[image src=”http://awebsa.com/wp-content/uploads/2014/10/budgie_eating_millet.jpg” alt=”a budgy having a bite to eat” type=”rounded” float=”right” link=”false” title=”a budgy having a bite to eat” info=”popover” info_place=”top” info_trigger=”hover” info_content=”A budgy having a bite to eat.” lightbox_thumb=”http://awebsa.com/wp-content/uploads/2014/10/budgie_eating_millet.jpg”]
All breeders have a feeding routine that suits them and their aviaries. Here is our menu as an example bearing in mind that we make large quantities for many birds….

1. Breeding pairs in the morning:

• One heaped dessertspoon soaked oats per pair with babies. Level for others.
• Add one heaped spoon of soft food mix on top of that per pair with babies. Level spoon for others. When the babies are on the floor or pairs with more than four babies I increase the soft food to one and half spoons.
• Dry mix consisting of 4 parts white millet and one part canary. I often mix 8 parts white millet to I part canary due to cost of canary.
• Water
• Surplus soft food goes to the aviary every day. I try not to have surplus oats to keep the weight of the aviary birds in check.

2. Breeding pairs in the evening

• Bread soaked in milk not to wet. Pairs with babies get an eight of a slice and no babies we divide the slice into 16 pieces.
• Surplus bread goes to the aviary every day.

Ingredients and amounts of mix:

3. Soft food

• We use the high protein AVIPLUS breeder mix
• We use the EPOL chicken laying or growing mash

These we mix 50/50 and place dry in 5 litre ice cream tubs in the freezer.

We measure 16 heaped dessertspoons in a bowl. This is the base of the soft food mix. I guess we can find a cup or what but the spoon is habit.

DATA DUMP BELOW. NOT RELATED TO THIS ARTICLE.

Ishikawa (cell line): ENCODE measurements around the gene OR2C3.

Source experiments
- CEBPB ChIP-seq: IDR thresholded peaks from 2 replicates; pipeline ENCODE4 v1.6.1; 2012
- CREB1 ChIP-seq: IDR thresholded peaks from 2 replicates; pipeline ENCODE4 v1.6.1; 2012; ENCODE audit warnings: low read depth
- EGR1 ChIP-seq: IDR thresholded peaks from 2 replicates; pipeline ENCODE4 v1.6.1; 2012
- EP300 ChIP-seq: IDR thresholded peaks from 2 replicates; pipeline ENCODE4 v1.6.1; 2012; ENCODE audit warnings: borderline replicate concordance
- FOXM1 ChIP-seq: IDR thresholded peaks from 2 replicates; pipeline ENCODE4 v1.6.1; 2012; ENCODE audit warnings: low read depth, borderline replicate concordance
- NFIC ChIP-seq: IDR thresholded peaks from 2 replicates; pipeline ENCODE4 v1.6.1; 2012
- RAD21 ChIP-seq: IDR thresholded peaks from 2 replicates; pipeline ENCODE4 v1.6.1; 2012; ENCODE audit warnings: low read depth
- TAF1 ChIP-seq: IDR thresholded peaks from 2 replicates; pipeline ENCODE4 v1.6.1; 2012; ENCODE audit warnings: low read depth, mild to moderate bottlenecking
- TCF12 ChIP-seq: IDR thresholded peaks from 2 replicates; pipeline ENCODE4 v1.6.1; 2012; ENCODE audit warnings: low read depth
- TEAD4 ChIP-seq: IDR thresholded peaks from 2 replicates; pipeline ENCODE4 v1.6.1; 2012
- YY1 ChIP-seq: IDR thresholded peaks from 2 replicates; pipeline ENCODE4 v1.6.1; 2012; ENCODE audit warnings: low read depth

4. Veggies/fruit

• We grate 2-3 golden delicious apples, 4-6 large carrots and 2 medium beetroot and add to dry soft food.
• When we have sweet potato that goes in as a treat whole on the floor as well as left over butternut, cabbage, etc.
• We slice spinach and add the chopped up pieces to the soft food. So everybody get some.
• We also add chickweed when available and fennel, rosemary and thyme. (all fresh out of the garden)
• We provide sliced oranges and lemons to the aviaries and stock cages. The birds chew them peel and all.
• Gum branches, rinsed and wet is a special treat to the birds. So re any other branches such as new shoots off the orange and lemon trees and peach/apricot trees. They love rolling in the wet leaves.
• Sugarcane is enjoyed by the birds.
• Fresh lusern are also be added to the soft food (when available) and is an excellent green food.

5. Other ingredients

• Two dessertspoons olive oil
• One dessertspoon PLUME PLUS oil. They use this for pigeons and it includes inter alia wheat germ oil. One can replace this with Ferti-Vit. Used as directed.
• Two teaspoons Protexin – probiotic excellent for the prevention of diseases.
• Heaped dessertspoon of crushed garlic
• Two dessertspoons calcium powder
• One and half cups soaked seed. Fine seed mix that contains approximately 21 different seeds. We soak that and add it to the soft food. (hemp, sorghum, nigger, poppy red manna, etc.)

6. Oats

We soak three and half cups oats every morning for the next day.

7. General

• We add the de-worming powder to soft food mix twice a year and when required I add the Doxibiotic to this also. When we have a regular supply of gum branches we do not deworm as the eucluliptus oil is a natural dewormer.
• Apple cider vinegar in the water for 3 days a week.
• We also grow some oats, canary and white millet that we feed green when available.
• Saturdays we replenish the grit (aviaries and breeders). Here we used to use exclusively sea sand. No I had to improvise due to distance and feed the sparky iodised pigeon grit and charcoal mixed 50/50. Also mix in all the different types of commercially available grit. I feel that way one obtains a nice balance. We add the sea sand still but a lot more conservatively.
• Ivomec Sheep dip: twice a year one drop on the skin behind the head (neck area). Controls mite and other parasites.

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